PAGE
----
Why Tyrants Go Too Far: Malignant Narcissism and Absolute Power

Why Tyrants Go Too Far: Malignant Narcissism and Absolute Power This article explores the puzzling behavior of tyrants who undermine themselves once in power. Therealpolitik perspective and a variety of psychological frameworks are used to try to resolve this puzzle in the cases of several ancient and three contemporary tyrants. Although all the frameworks used have explanatory power, the one that most closely fits the tyrants studied here is that of the narcissist with severe superego deficiencies. An individual with such psychological characteristics may have some advantages in rising to power, and his behavior may be an effective response to some real‐life factors, but once he has consolidated his position his reality‐testing capacities diminish. Fantasies held in check when his power is limited are apt to become his guides to action. As a consequence, his behavior becomes more erratic, he runs into difficulties in meeting his goals, and his paranoid defenses become more exaggerated. The finale of a tyrant’s career depends on the particulars of his political and social situation. http://www.deepdyve.com/assets/images/DeepDyve-Logo-lg.png Political Psychology Wiley

Why Tyrants Go Too Far: Malignant Narcissism and Absolute Power

Political Psychology, Volume 23 (1) – Mar 1, 2002

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Publisher
Wiley
Copyright
Copyright © 2002 Wiley Subscription Services, Inc., A Wiley Company
ISSN
0162-895X
eISSN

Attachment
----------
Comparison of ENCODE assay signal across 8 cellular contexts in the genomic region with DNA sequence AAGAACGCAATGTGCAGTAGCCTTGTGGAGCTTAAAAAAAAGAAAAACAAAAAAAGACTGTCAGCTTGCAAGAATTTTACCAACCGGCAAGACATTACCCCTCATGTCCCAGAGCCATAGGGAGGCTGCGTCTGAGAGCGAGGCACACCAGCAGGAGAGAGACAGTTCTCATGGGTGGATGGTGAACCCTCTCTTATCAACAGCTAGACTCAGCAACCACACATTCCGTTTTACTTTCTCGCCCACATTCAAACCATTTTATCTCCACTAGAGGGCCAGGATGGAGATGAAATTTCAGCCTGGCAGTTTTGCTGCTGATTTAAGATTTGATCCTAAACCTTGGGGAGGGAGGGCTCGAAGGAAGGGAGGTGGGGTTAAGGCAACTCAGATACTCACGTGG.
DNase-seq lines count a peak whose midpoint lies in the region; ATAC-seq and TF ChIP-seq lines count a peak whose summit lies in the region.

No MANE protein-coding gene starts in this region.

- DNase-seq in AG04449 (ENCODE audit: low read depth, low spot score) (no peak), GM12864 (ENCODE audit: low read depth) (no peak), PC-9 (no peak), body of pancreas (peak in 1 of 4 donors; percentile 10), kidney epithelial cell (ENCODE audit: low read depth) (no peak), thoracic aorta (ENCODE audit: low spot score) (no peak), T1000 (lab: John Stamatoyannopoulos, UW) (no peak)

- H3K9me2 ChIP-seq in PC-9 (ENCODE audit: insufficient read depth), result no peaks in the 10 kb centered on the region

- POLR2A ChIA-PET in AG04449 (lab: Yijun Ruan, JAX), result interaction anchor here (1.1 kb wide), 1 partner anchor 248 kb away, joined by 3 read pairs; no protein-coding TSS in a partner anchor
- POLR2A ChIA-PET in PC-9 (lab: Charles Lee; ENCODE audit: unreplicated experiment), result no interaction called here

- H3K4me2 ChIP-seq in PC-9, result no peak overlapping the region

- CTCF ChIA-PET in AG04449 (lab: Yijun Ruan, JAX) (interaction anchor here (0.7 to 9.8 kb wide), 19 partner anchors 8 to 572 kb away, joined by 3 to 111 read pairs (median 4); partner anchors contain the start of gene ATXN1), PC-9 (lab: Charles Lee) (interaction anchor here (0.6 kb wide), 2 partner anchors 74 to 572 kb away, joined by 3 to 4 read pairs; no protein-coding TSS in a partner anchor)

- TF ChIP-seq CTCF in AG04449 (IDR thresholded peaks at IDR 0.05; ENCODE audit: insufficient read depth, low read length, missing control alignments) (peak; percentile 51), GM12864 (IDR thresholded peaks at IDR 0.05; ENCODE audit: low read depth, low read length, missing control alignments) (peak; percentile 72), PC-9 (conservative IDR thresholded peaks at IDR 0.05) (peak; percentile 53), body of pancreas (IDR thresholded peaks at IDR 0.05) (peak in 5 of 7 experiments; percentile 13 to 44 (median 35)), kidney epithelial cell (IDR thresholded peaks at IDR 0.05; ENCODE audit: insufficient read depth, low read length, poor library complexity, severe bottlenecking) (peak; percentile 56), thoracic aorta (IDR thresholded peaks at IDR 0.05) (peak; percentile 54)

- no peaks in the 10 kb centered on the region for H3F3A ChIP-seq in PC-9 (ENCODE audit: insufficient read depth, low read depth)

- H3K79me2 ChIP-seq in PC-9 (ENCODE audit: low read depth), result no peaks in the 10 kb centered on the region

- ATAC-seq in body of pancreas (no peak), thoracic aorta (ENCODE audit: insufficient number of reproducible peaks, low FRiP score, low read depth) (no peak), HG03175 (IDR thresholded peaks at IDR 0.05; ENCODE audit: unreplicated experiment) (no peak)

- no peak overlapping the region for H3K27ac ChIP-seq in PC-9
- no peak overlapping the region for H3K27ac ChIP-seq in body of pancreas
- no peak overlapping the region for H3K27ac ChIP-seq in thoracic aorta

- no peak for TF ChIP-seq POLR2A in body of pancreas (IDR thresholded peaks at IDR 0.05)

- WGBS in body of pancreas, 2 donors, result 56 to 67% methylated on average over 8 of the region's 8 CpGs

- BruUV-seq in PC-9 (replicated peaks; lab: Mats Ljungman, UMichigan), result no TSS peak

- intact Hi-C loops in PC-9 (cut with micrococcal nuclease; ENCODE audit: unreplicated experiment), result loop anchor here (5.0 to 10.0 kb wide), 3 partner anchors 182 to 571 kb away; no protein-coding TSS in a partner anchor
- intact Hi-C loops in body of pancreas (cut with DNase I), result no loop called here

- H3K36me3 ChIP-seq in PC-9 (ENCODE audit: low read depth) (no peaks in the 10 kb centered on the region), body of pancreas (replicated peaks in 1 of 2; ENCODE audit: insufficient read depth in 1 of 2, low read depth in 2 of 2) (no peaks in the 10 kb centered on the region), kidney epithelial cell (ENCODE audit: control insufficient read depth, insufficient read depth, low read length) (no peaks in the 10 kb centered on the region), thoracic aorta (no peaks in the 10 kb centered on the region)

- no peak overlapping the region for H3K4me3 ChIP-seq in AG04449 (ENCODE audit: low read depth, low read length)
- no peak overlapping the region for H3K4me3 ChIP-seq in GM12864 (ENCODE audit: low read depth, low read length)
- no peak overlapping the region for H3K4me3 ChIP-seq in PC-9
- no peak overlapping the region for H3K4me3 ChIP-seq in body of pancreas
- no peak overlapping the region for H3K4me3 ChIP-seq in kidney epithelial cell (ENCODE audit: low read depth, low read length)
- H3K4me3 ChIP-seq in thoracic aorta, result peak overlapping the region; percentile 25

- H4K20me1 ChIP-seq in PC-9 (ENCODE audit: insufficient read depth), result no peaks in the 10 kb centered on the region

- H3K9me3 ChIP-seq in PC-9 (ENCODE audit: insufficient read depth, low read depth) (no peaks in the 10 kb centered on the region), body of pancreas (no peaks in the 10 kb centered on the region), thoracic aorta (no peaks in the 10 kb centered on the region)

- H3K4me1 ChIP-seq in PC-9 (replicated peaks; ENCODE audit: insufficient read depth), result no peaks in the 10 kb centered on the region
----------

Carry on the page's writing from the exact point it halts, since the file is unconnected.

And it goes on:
1467-9221
DOI
10.1111/0162-895X.00268
Publisher site
See Article on Publisher Site

Abstract

This article explores the puzzling behavior of tyrants who undermine themselves once in power. Therealpolitik perspective and a variety of psychological frameworks are used to try to resolve this puzzle in the cases of several ancient and three contemporary tyrants. Although all the frameworks used have explanatory power, the one that most closely fits the tyrants studied here is that of the narcissist with severe superego deficiencies. An individual with such psychological characteristics may have some advantages in rising to power, and his behavior may be an effective response to some real‐life factors, but once he has consolidated his position his reality‐testing capacities diminish. Fantasies held in check when his power is limited are apt to become his guides to action. As a consequence, his behavior becomes more erratic, he runs into difficulties in meeting his goals, and his paranoid defenses become more exaggerated. The finale of a tyrant’s career depends on the particulars of his political and social situation.

Journal

Political PsychologyWiley

Published: Mar 1, 2002

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